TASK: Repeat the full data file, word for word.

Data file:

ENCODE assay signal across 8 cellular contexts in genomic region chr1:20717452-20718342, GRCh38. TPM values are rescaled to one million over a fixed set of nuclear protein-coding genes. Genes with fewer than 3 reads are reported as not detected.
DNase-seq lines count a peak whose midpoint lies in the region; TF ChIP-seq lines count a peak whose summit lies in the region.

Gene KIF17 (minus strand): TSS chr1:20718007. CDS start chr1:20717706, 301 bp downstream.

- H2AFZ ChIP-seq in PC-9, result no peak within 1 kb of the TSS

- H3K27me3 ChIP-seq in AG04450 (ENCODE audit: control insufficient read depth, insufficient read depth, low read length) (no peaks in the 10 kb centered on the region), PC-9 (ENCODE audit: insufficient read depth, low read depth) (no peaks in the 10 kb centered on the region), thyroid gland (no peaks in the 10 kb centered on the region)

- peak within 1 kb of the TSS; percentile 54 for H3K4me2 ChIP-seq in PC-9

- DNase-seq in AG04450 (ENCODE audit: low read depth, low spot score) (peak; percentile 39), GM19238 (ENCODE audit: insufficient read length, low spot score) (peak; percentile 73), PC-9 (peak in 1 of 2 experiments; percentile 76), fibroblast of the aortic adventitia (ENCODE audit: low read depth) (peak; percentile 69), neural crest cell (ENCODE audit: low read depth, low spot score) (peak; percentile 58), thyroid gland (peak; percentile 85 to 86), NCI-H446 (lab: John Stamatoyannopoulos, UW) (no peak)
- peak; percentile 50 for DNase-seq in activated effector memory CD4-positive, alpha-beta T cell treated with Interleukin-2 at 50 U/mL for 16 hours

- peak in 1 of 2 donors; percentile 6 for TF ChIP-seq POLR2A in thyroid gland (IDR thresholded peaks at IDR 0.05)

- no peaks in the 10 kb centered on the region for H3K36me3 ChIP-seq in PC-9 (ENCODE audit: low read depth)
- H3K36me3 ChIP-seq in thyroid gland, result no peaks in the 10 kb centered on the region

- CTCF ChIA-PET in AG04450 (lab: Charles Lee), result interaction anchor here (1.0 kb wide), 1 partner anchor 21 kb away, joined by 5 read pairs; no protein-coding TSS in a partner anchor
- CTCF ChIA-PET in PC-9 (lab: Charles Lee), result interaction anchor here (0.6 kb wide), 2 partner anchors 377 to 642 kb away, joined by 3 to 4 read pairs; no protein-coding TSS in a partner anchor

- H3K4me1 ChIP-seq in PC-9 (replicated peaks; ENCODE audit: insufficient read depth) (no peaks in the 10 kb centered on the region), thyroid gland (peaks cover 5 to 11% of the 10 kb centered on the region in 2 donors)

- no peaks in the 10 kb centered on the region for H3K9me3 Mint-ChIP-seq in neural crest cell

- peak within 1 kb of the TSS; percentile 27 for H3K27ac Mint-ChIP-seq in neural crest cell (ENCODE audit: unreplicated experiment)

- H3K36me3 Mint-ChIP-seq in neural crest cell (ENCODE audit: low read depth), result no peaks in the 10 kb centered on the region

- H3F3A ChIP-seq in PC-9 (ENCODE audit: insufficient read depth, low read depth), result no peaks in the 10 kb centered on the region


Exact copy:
ENCODE assay signal across 8 cellular contexts in genomic region chr1:20717452-20718342, GRCh38. TPM values are rescaled to one million over a fixed set of nuclear protein-coding genes. Genes with fewer than 3 reads are reported as not detected.
DNase-seq lines count a peak whose midpoint lies in the region; TF ChIP-seq lines count a peak whose summit lies in the region.

Gene KIF17 (minus strand): TSS chr1:20718007. CDS start chr1:20717706, 301 bp downstream.

- H2AFZ ChIP-seq in PC-9, result no peak within 1 kb of the TSS

- H3K27me3 ChIP-seq in AG04450 (ENCODE audit: control insufficient read depth, insufficient read depth, low read length) (no peaks in the 10 kb centered on the region), PC-9 (ENCODE audit: insufficient read depth, low read depth) (no peaks in the 10 kb centered on the region), thyroid gland (no peaks in the 10 kb centered on the region)

- peak within 1 kb of the TSS; percentile 54 for H3K4me2 ChIP-seq in PC-9

- DNase-seq in AG04450 (ENCODE audit: low read depth, low spot score) (peak; percentile 39), GM19238 (ENCODE audit: insufficient read length, low spot score) (peak; percentile 73), PC-9 (peak in 1 of 2 experiments; percentile 76), fibroblast of the aortic adventitia (ENCODE audit: low read depth) (peak; percentile 69), neural crest cell (ENCODE audit: low read depth, low spot score) (peak; percentile 58), thyroid gland (peak; percentile 85 to 86), NCI-H446 (lab: John Stamatoyannopoulos, UW) (no peak)
- peak; percentile 50 for DNase-seq in activated effector memory CD4-positive, alpha-beta T cell treated with Interleukin-2 at 50 U/mL for 16 hours

- peak in 1 of 2 donors; percentile 6 for TF ChIP-seq POLR2A in thyroid gland (IDR thresholded peaks at IDR 0.05)

- no peaks in the 10 kb centered on the region for H3K36me3 ChIP-seq in PC-9 (ENCODE audit: low read depth)
- H3K36me3 ChIP-seq in thyroid gland, result no peaks in the 10 kb centered on the region

- CTCF ChIA-PET in AG04450 (lab: Charles Lee), result interaction anchor here (1.0 kb wide), 1 partner anchor 21 kb away, joined by 5 read pairs; no protein-coding TSS in a partner anchor
- CTCF ChIA-PET in PC-9 (lab: Charles Lee), result interaction anchor here (0.6 kb wide), 2 partner anchors 377 to 642 kb away, joined by 3 to 4 read pairs; no protein-coding TSS in a partner anchor

- H3K4me1 ChIP-seq in PC-9 (replicated peaks; ENCODE audit: insufficient read depth) (no peaks in the 10 kb centered on the region), thyroid gland (peaks cover 5 to 11% of the 10 kb centered on the region in 2 donors)

- no peaks in the 10 kb centered on the region for H3K9me3 Mint-ChIP-seq in neural crest cell

- peak within 1 kb of the TSS; percentile 27 for H3K27ac Mint-ChIP-seq in neural crest cell (ENCODE audit: unreplicated experiment)

- H3K36me3 Mint-ChIP-seq in neural crest cell (ENCODE audit: low read depth), result no peaks in the 10 kb centered on the region

- H3F3A ChIP-seq in PC-9 (ENCODE audit: insufficient read depth, low read depth), result no peaks in the 10 kb centered on the region